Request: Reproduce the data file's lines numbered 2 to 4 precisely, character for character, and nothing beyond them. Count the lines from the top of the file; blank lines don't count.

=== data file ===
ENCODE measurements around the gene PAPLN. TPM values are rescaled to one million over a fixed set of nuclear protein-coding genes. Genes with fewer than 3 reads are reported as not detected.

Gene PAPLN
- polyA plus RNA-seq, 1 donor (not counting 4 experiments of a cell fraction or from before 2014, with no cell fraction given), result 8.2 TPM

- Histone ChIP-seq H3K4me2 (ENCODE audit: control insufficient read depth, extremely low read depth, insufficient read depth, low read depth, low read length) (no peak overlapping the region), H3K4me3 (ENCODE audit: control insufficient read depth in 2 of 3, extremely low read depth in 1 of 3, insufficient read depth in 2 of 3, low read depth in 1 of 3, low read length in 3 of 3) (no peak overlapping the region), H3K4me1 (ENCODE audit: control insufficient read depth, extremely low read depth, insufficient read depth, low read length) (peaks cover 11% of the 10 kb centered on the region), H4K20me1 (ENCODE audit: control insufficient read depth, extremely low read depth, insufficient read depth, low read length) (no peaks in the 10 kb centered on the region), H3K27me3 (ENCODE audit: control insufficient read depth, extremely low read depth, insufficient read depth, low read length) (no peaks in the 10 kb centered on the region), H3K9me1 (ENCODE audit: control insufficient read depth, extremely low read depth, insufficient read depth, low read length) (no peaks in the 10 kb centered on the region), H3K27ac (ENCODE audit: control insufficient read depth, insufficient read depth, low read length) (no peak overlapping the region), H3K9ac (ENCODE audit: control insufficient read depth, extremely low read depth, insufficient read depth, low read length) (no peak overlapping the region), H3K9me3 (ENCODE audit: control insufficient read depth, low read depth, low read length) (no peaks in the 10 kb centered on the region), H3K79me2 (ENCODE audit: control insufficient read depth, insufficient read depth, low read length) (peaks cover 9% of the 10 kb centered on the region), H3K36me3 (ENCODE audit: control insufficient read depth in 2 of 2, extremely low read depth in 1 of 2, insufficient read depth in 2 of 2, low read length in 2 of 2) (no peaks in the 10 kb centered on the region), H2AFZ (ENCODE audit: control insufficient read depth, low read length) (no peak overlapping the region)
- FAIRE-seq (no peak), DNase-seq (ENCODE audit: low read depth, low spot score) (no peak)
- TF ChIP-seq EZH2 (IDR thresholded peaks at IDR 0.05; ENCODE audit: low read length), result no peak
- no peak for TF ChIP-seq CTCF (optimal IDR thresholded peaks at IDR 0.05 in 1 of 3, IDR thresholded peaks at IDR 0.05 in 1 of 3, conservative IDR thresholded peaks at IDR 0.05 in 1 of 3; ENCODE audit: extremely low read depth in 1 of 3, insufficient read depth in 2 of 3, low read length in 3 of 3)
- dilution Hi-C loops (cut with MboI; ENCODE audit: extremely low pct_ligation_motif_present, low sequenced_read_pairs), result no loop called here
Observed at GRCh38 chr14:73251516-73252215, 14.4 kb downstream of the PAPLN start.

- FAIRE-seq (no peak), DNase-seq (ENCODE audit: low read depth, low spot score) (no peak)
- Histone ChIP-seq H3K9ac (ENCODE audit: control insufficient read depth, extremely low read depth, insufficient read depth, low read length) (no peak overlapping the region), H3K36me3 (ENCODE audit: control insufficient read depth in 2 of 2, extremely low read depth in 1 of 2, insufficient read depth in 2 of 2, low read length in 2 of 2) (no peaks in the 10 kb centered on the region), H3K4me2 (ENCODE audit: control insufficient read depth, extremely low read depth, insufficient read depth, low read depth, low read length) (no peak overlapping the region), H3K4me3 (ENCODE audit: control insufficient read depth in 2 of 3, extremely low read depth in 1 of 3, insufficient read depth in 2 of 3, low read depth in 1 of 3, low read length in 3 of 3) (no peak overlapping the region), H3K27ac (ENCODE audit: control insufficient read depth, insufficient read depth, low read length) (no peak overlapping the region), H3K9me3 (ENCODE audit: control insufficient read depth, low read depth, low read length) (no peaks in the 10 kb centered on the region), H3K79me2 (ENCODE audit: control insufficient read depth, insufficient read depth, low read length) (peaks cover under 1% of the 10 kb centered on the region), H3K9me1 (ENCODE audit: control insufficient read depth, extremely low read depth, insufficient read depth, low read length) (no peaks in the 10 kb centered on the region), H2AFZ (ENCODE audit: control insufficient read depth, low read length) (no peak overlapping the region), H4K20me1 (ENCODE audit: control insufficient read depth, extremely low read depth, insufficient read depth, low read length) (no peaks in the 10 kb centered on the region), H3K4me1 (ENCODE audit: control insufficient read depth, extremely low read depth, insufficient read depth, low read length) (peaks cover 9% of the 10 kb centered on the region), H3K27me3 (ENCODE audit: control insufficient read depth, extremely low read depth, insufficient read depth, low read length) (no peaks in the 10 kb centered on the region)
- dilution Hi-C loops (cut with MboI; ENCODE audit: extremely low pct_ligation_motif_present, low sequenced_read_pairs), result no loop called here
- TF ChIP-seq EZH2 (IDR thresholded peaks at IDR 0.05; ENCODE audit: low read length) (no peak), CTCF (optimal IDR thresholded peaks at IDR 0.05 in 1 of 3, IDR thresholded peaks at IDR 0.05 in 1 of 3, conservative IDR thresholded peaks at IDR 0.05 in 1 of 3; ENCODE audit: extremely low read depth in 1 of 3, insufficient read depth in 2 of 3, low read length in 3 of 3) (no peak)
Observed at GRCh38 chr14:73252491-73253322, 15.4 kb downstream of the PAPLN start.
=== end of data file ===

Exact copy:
Gene PAPLN
- polyA plus RNA-seq, 1 donor (not counting 4 experiments of a cell fraction or from before 2014, with no cell fraction given), result 8.2 TPM

- Histone ChIP-seq H3K4me2 (ENCODE audit: control insufficient read depth, extremely low read depth, insufficient read depth, low read depth, low read length) (no peak overlapping the region), H3K4me3 (ENCODE audit: control insufficient read depth in 2 of 3, extremely low read depth in 1 of 3, insufficient read depth in 2 of 3, low read depth in 1 of 3, low read length in 3 of 3) (no peak overlapping the region), H3K4me1 (ENCODE audit: control insufficient read depth, extremely low read depth, insufficient read depth, low read length) (peaks cover 11% of the 10 kb centered on the region), H4K20me1 (ENCODE audit: control insufficient read depth, extremely low read depth, insufficient read depth, low read length) (no peaks in the 10 kb centered on the region), H3K27me3 (ENCODE audit: control insufficient read depth, extremely low read depth, insufficient read depth, low read length) (no peaks in the 10 kb centered on the region), H3K9me1 (ENCODE audit: control insufficient read depth, extremely low read depth, insufficient read depth, low read length) (no peaks in the 10 kb centered on the region), H3K27ac (ENCODE audit: control insufficient read depth, insufficient read depth, low read length) (no peak overlapping the region), H3K9ac (ENCODE audit: control insufficient read depth, extremely low read depth, insufficient read depth, low read length) (no peak overlapping the region), H3K9me3 (ENCODE audit: control insufficient read depth, low read depth, low read length) (no peaks in the 10 kb centered on the region), H3K79me2 (ENCODE audit: control insufficient read depth, insufficient read depth, low read length) (peaks cover 9% of the 10 kb centered on the region), H3K36me3 (ENCODE audit: control insufficient read depth in 2 of 2, extremely low read depth in 1 of 2, insufficient read depth in 2 of 2, low read length in 2 of 2) (no peaks in the 10 kb centered on the region), H2AFZ (ENCODE audit: control insufficient read depth, low read length) (no peak overlapping the region)